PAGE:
ID Theft in the Second Degree is a class E felony, and it involves committing the crime of ID Theft in the Third Degree and either benefitting in an amount over $500, or harming the other person in excess of $500, or committing or attempting to commit another felony, or having a prior conviction for ID Theft in the Third Degree or a related crime in the previous five years.

ID Theft in the Third Degree is a class D felony, and it involves committing the crime of ID Theft in the Third Degree and either benefitting in an amount over $2,000, or harming the other person in excess of $2,000, or committing or attempting to commit a class D or higher felony, or having a prior conviction for ID Theft in the Second Degree or a related crime in the previous five years.

Aggravated ID Theft is also a class D felony, and it involves knowingly and with intent to defraud, assuming the identity of a member of the armed forces who is deployed outside of the US, and either benefitting in an amount over $500, or harming the other person in excess of $500.

It’s important to note that there are usually several other crimes that are charged in connection with Identity Theft charges, which overlap with these charges.  I often see additional charges including but not limited to Criminal Impersonation, Forgery, Criminal Possession of a Forged Instrument, and more.”

Q.2: How long is jail time for Identity Theft?

GK: It will vary depending on how the offense is charged:

  1. A misdemeanor – up to 1 year in jail
  2. E felony – up to 1 1/3 to 4 years in prison
  3. D felony – up to 2 1/3 to 7 years in prison

Q.3: Should I file a police report for identity theft?

GK: That’s up to you, but a lot of these cases can involve ancillary consequences such as issues with your credit report or identification, so it’s helpful to be able to show that you reported this to the police.

Q.4: What is the bail amount for identity theft?

GK:That varies widely depending on many factors, including the level of the offense, the prior criminal history of the defendant (or lack thereof), the nature of the crime, the harm to the victim, the strength of the prosecution’s case, and the likelihood that the defendant will attempt to flee the jurisdiction. Sometimes it’s possible to negotiate with the prosecutor prior to the arraignment to come to an agreement as to bail. 

As an example, I recently had a client who was arrested and charged with several counts of Identity Theft and related crimes.  The prosecutor was going to ask for $20,000 bail to be set.  Prior to the arraignment, I was able to obtain some documentation demonstrating that this was actually my client’s real identity.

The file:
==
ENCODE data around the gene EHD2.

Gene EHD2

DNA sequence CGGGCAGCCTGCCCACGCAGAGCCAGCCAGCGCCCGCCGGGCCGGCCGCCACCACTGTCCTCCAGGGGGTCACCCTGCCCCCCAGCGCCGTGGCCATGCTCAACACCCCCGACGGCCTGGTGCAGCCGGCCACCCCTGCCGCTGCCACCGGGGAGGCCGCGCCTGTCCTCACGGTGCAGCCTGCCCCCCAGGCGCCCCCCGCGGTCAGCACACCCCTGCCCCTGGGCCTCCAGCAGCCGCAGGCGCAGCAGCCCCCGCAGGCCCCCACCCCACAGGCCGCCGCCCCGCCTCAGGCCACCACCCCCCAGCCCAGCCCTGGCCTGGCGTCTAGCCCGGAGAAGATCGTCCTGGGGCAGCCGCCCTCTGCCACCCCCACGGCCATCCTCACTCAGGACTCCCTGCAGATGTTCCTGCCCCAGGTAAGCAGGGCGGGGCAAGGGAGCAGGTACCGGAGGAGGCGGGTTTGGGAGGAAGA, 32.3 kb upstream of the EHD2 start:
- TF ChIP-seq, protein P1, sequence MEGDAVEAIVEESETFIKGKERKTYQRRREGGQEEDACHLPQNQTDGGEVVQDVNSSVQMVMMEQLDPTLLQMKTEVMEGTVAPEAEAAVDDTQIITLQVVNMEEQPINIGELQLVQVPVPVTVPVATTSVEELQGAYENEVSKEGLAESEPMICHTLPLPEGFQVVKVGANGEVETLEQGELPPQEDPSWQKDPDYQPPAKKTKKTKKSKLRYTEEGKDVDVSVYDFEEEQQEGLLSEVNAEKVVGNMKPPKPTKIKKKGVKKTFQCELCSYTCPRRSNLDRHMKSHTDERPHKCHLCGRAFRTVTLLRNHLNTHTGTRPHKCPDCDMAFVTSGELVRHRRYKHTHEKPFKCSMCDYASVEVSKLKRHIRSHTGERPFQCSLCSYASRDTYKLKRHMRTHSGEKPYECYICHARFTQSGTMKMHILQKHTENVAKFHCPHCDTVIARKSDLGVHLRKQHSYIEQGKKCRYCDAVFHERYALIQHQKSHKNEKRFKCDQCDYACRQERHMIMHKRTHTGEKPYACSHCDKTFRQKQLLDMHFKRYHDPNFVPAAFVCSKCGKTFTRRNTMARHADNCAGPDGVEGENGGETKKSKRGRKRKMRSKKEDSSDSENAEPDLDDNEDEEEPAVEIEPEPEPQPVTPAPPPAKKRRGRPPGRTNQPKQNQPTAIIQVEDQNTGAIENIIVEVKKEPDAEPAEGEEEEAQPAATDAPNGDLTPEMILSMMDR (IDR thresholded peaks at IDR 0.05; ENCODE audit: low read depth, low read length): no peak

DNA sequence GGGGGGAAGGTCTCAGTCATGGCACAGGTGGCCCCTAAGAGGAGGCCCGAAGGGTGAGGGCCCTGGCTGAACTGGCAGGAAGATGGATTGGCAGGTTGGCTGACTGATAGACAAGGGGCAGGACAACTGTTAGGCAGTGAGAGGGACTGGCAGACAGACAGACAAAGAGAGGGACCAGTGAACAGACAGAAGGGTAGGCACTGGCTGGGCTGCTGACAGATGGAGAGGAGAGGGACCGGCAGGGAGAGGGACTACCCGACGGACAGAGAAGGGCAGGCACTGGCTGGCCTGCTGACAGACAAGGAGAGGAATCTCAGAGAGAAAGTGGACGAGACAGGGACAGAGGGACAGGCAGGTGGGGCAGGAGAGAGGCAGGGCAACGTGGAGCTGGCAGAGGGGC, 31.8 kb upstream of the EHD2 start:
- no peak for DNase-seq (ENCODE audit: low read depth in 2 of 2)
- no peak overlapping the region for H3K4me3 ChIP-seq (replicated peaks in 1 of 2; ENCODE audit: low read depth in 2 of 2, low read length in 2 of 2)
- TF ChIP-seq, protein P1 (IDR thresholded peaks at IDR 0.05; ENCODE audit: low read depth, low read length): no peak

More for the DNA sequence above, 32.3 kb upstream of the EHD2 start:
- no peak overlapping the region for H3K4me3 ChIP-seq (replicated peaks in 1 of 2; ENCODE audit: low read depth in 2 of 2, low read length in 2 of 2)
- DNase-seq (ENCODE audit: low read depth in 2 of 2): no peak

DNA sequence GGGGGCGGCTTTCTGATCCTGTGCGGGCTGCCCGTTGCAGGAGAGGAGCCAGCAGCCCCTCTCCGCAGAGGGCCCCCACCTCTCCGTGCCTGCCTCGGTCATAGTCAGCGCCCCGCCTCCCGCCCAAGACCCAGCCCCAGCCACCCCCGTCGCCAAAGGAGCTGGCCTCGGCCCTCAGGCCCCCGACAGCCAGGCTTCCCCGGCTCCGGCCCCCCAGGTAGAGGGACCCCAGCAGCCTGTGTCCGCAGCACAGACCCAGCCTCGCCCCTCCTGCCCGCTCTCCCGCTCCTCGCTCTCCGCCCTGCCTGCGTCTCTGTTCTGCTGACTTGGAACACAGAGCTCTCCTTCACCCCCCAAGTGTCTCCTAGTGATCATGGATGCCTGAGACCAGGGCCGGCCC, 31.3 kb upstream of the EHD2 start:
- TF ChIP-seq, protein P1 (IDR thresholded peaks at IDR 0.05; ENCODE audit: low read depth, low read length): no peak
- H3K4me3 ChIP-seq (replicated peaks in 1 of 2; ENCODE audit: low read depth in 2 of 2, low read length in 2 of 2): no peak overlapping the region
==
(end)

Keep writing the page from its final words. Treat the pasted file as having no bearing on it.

The prosecutor agreed to consent to my client being released without bail. I then was able to obtain and provide several additional documents proving that my client was actually innocent of the charges, the prosecutor agreed to dismiss all charges.”

How to Protect Your Identity?

While it can prove difficult to completely prevent becoming a victim of identity theft, there are certain steps that you can take to minimize the risk of your identity getting stolen. Here’s how you can do just that:

1. Be Wary of Public WiFi Networks

If you connect to free WiFi without protection, hackers on the network can sniff your traffic and steal personal information. By using a VPN, you can change your real IP address to surf anonymously which allows you to use public WiFi without worrying about someone monitoring your every move.

2. Enable Two-Factor Authentication

Two-factor authentication, also called 2FA, will add an extra layer of security to your online and financial accounts. Therefore, make sure to set it up wherever possible. You’ll be asked to confirm your identity every time you attempt to log in by scanning a QR code or entering a special code.

3. Use a Password Manager

The use of strong, unique passwords is recommended by many security experts, but remembering multiple credentials can indeed be an inconvenience. A reliable password manager will not only generate strong passwords for you, but also help keep them secure under one master password.

4. Lock Down Your Social Media

Identity thieves might find out a lot about you by looking at the information you post on social media platforms like Instagram, Facebook, and Twitter. Make sure you don’t share personally identifiable information on them. Also, become familiar with and use the various privacy settings available to you.

5. Excise Caution When Giving Out Personal Info

One way criminals can get their hands on your information is through phishing. They pose as a legitimate institution to lure individuals into revealing their passwords, credit card details, and other information. Remember, if you’re being contacted by your institution, they’ll already have your info.

6. Never Click on Suspicious Links

If you receive a link that seems dubious, trust your gut and delete it right away. Better to be safe than sorry, right? Similarly, if you get a phone call from someone claiming to be your credit card company, hang up and call them back on their official number to confirm if the caller was real.

7. Set Up Account Alerts